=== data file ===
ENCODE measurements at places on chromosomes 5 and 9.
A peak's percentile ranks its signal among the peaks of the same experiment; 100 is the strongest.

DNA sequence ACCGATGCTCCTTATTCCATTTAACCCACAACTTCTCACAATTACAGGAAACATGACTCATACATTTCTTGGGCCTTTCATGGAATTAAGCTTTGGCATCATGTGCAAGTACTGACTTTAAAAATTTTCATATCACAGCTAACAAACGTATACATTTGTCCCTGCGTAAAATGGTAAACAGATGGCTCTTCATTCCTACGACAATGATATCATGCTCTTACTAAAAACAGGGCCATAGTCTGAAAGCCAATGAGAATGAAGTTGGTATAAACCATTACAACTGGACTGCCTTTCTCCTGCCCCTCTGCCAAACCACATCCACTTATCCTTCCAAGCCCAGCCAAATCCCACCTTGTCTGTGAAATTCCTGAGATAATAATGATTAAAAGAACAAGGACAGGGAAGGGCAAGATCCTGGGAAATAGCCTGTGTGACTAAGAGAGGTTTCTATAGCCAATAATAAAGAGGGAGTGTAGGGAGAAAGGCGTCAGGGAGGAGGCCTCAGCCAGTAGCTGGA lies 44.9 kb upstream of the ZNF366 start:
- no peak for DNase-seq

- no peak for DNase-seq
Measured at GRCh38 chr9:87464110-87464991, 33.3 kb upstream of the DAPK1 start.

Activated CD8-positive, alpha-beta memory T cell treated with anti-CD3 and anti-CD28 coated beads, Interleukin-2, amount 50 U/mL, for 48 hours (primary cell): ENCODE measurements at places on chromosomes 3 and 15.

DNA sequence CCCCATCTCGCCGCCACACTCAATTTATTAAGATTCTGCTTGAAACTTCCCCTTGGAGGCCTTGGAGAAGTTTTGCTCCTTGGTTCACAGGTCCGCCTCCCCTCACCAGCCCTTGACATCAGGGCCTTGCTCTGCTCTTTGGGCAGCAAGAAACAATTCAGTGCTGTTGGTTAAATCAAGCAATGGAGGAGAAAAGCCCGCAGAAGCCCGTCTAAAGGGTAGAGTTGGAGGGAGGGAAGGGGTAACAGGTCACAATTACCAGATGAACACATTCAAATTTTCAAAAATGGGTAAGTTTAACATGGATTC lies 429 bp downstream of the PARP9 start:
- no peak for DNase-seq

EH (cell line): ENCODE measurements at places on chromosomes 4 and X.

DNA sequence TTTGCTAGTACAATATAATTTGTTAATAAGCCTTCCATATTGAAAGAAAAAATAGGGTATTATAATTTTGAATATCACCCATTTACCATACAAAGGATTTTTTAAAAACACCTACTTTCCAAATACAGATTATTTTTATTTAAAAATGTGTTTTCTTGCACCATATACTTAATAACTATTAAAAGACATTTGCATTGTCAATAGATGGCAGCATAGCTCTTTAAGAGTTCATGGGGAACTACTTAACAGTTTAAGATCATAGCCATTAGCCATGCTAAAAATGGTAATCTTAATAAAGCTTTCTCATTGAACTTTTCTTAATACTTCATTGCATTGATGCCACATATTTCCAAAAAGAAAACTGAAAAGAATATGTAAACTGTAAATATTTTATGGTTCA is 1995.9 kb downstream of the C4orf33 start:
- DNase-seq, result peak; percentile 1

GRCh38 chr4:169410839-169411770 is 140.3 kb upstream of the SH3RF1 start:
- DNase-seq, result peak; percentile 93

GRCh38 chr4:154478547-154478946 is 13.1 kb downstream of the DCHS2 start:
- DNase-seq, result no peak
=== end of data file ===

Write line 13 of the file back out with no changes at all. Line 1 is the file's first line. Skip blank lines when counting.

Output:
GRCh38 chr4:169410839-169411770 is 140.3 kb upstream of the SH3RF1 start: